In a new study, researchers found that breast cancer patients who drink sugar-sweetened beverages regularly are at increased risk for death from any cause and breast cancer in particular.
Compared to women who never or rarely drank non-diet soda, those who reported drinking non-diet soda five times or more per week had a 62% higher likelihood of dying from any causes and were 85% more likely to die from breast cancer specifically.
The research was conducted by a team at the University at Buffalo.
Because breast cancer is so common, recommendations regarding lifestyle choices to breast cancer survivors are of considerable importance.
And, despite the negative health outcomes linked to drinking soda, such as weight gain, Type 2 diabetes and heart disease, many people continue to drink sugar-sweetened sodas.
In the study, the team examined the link between sugar-sweetened soda and breast cancer mortality among 927 women who had been diagnosed with breast cancer, aged 35 to 79.
Participants were followed for nearly 19 years.
Of the more than 900 women diagnosed with breast cancer, 41% had died by the end of the follow-up period.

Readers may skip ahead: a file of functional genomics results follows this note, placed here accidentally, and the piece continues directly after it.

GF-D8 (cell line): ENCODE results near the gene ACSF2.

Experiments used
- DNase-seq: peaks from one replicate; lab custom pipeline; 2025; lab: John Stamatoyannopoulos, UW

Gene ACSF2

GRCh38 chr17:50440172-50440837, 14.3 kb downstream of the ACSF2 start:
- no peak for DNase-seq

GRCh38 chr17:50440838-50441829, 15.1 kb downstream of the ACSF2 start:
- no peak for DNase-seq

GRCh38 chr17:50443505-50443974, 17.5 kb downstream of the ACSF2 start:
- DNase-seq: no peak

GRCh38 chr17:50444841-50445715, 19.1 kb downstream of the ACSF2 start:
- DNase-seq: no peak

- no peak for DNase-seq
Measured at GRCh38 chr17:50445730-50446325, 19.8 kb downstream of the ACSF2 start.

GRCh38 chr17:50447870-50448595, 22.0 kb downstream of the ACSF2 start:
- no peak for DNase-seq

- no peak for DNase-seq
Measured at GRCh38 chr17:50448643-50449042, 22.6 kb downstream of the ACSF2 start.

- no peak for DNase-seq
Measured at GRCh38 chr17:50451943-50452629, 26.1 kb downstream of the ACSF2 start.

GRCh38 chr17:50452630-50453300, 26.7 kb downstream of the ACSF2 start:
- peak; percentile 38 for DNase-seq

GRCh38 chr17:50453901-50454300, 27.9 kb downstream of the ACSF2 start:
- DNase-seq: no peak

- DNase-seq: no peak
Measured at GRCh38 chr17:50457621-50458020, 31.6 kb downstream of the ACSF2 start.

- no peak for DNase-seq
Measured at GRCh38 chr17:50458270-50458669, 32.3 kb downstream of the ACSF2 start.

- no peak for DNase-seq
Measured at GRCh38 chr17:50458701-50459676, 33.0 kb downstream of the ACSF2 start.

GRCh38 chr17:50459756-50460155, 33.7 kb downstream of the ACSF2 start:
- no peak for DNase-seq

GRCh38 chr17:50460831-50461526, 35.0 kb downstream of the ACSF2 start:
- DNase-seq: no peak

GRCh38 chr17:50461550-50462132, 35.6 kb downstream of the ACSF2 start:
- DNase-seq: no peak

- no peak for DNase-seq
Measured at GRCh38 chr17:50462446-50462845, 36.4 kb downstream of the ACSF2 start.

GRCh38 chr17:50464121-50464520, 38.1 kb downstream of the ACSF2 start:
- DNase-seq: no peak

Among the participants who had died, there was a higher percentage of women who reported a high frequency of sugar-sweetened soda consumption compared to the women who were still living.
The team says non-diet sodas are the highest contributors of sugar and extra calories to the diet, but they do not bring anything else that is nutritionally beneficial.
On the other hand, teas, coffees and 100% fruit juices, unless sugars are added, are healthier beverage options because they do add to the nutritive value through antioxidants and vitamins.
Sugar-sweetened sodas contain large quantities of sucrose and fructose, which give them the highest glycemic load compared to other foods or beverages.
These higher concentrations of glucose and insulin may lead to conditions that have been associated with a higher risk of breast cancer.
One author of the study is Nadia Koyratty.
The study is published in Cancer Epidemiology, Biomarkers & Prevention.
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